Katie Zepperi is a social entrepreneur, radio panelist, motivational speaker, author of the GIRL TALK book and the founder of Make Your Mark. She is passionate about empowering youth, using business as a tool for bettering the world, and creating events that inspire.
“We sometimes feel like what we’re doing is only a drop in the ocean but the ocean would be less without that drop”
The first thing I noticed about Katie was her enthusiasm. Her smile lit up the room and her voice was animated with so much emotion and passion for girl empowerment. When I attended her workshop at the National Strong Girls, Strong World Conference in the end of 2016, I was mesmerized by how confident she was in her vision and herself. It’s easy to place people on pedestals but in reality, everyone has their struggles and their own process of how they went about overcoming or dealing with those struggles.
After graduating from university, she wanted to do something that would make an impact because she knew that she was given a gift of speaking and writing. Knowing that she was here in this world for a purpose was the foundation with which she took her leap of faith to start took makeyourmark and to tackle the challenges of being an entrepreneur. Some of the hardest but also rewarding things she realized was that her venture rose and fell depending on her motivation and the amount of work she put in. She also realized that her attitude towards what she was building directly influenced the results of her work.
Originally, a big obstacle for her was answering the question: How can I make my ideas happen? Having so many ideas and not knowing where to start especially coming out of university was difficult. Being in high school and then university, she felt on top of the world but she felt unprepared as she entered the real world.
Eventually, she took that first step in taking action and she hosted a camp. This camp was the first thing for her business and she spent a lot of time marketing her camp. Printing posters, making pamphlets, and getting the word out in her community. Unfortunately, she didn’t get the engagement she thought she would. In fact, only one girl signed up for her camp. Though the outcomes didn’t align with what she had expected, she decided to hold on her dream that the camp would still be able to continue. She cast away thoughts of not being able to break even and did her best to reach out to friends and family who would be interested in enrolling their girls at this camp. Luckily, in the end she had five campers come out to the summer camp. The camp was a moment of failure for her because she had expectations of thirty people signing up. But she did realize that if she never did the camp, she would have never had the encouragement and motivation to do future things. Personally, I am so fortunate that Katie ended up doing the camp because it catalyzed her Girl Talk movement and to date, Katie speaks to thousands of girls with her organization GirlTalk, and holds annual conferences for thousands of girls in Toronto.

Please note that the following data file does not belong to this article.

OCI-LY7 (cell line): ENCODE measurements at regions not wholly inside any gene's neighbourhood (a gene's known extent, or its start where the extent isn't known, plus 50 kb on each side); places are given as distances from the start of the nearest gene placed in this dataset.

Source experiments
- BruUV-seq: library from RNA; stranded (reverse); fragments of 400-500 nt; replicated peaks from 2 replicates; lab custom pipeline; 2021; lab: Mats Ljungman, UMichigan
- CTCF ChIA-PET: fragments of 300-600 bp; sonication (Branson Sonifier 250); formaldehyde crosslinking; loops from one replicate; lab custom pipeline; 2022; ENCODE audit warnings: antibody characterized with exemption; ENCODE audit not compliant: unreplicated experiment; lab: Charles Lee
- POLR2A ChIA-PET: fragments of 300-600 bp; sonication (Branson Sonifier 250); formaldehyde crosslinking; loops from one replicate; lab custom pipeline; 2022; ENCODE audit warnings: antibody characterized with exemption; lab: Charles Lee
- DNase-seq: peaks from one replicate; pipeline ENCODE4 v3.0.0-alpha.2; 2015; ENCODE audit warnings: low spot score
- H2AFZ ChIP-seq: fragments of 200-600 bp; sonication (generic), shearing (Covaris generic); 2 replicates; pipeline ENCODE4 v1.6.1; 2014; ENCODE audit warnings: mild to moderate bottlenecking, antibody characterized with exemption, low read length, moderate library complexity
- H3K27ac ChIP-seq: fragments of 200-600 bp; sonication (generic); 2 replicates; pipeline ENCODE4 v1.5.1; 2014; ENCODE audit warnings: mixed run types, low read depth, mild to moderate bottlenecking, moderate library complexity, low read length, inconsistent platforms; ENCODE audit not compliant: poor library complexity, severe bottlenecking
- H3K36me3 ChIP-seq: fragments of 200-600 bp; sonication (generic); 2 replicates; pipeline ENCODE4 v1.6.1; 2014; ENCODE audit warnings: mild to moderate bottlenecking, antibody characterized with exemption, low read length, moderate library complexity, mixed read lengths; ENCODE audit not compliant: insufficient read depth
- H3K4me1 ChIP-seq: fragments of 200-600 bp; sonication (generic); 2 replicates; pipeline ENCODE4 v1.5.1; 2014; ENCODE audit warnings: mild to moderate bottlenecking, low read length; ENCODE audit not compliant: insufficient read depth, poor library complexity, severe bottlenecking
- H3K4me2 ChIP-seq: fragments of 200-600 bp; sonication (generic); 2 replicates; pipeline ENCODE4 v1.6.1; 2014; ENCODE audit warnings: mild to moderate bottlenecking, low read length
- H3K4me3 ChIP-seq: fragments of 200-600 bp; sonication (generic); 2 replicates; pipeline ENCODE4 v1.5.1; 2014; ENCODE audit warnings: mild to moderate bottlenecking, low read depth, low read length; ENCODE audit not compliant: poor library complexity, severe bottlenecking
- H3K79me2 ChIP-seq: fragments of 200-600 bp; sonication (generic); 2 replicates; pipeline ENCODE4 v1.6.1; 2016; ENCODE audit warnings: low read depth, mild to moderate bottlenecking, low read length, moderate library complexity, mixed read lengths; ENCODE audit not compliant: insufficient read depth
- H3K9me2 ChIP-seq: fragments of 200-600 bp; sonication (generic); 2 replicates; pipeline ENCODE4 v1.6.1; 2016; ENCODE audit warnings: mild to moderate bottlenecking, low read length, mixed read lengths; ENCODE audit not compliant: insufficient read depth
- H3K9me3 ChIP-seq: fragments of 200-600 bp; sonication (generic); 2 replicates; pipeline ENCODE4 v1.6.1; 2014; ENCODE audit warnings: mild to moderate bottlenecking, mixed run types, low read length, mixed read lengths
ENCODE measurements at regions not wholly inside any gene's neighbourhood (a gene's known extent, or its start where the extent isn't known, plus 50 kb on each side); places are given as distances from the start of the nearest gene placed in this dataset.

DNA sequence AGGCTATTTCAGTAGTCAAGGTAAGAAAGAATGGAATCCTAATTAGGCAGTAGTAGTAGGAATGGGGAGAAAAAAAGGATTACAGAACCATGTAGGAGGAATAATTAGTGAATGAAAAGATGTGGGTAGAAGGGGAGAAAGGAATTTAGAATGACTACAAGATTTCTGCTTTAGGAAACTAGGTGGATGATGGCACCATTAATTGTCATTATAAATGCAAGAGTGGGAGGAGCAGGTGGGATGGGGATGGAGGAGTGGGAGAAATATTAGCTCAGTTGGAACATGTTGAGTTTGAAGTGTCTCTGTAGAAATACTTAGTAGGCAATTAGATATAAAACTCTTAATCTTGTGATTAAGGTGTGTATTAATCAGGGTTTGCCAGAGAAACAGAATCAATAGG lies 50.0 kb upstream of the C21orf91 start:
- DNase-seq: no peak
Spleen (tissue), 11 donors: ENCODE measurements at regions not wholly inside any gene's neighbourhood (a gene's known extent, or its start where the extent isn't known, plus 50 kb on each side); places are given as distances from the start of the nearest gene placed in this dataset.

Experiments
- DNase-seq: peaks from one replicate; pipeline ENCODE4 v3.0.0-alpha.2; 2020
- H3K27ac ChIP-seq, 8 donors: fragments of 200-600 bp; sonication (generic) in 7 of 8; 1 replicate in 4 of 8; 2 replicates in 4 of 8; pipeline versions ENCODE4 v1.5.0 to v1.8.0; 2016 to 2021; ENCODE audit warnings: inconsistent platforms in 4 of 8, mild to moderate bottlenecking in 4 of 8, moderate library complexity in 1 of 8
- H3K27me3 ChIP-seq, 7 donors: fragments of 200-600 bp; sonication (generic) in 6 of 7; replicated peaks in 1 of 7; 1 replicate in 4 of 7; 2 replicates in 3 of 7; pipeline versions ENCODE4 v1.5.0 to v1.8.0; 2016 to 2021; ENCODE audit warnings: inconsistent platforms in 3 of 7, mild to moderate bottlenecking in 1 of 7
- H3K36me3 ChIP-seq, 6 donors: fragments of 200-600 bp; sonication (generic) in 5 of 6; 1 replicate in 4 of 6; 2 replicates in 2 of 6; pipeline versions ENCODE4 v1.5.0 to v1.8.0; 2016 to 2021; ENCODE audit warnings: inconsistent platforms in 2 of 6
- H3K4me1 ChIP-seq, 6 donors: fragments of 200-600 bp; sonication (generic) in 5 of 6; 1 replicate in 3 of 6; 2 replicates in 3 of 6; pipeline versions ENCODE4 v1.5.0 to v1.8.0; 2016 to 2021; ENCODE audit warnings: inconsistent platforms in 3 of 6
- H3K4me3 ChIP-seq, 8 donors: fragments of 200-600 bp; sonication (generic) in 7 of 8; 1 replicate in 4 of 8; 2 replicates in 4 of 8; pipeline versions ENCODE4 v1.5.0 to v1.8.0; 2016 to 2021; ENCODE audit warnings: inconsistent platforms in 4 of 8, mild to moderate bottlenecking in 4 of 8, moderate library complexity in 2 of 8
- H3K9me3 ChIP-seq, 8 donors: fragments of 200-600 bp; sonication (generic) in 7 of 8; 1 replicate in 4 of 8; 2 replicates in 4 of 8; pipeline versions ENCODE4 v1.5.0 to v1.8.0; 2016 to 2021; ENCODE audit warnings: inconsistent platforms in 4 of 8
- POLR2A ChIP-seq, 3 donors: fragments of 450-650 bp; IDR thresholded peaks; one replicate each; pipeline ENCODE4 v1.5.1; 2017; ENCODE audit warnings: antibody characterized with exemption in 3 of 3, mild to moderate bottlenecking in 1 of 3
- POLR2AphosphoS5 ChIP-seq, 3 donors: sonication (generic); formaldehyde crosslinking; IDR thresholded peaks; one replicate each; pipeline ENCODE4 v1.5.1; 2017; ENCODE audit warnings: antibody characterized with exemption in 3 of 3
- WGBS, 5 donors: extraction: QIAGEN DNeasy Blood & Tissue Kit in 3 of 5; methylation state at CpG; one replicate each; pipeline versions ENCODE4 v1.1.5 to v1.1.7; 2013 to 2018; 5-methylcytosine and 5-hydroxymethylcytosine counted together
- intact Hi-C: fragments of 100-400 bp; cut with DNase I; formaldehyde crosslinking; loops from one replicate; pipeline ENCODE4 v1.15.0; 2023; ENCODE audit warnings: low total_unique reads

In hindsight, she truly believes that starting small helps with growth. “If you never start, there’s nothing to grow from.” Progress depends on taking that first step and like Confucious once said “a journey of thousand miles begins with a single step.” Whether it’s an idea you have, or a relationship you’re working on, or recovering from an addition, illness or grief, just starting out with the smallest steps is monumental because it takes courage.
Katie ended up questioning herself a lot. Am I doing the right thing or did I make the right choice? What if I’m throwing away other opportunities by pursuing this entrepreneurship lifestyle? But she learned a lot from people in her life especially her family and mentors who believed in her. She found people who believed in her and they gave her strength during tough times of doubt. She also is a person of faith and intuition and she tells me “I don’t know what I’m going to do or how I’m going to do it, but I know I’m going to do something and it’s going to be great.” That is a mantra she lives by and I think it epitomizes who Katie is as a person. She doesn’t always have it figured out but she has faith that things will work out. For instance, though her camp was a failure, she took it as a learning experience because she held onto the belief system that things were going to work out.
Towards the end of the interview, Katie left wonderful pieces of advice on the process of overcoming challenges within her life. Here they are in the most clear and concise form possible:
Great things take a lot of time: nothing is an overnight success so don’t get frustrated with yourself on how long whatever you’re doing is taking.
The act of doing the good is enough in itself. “I tried my best to be kind to the people around me and that I tried making a difference…I can feel good about that at least with that intention if things don’t work out”
Everyone struggles this includes people that seem like they have it all together.
Ask yourself: Are my actions in line with who I want to be and what I want to contribute; Can I feel confident and happy with myself?
Repeat this often: I may not be there yet but I know I will get there
The people you meet is the most important. “The greatest legacy you will leave behind will depend on the relationships you have and how they remember you.”
“We sometimes we feel like what we’re doing is a drop in the ocean but the ocean would be less without that drop.” Never doubt your significance in this world. You are gold, remember that.
Thank you Katie so much for your optimism. It makes the world a brighter and greater place. You’re an amazing role model and I am eternally grateful for your advice always.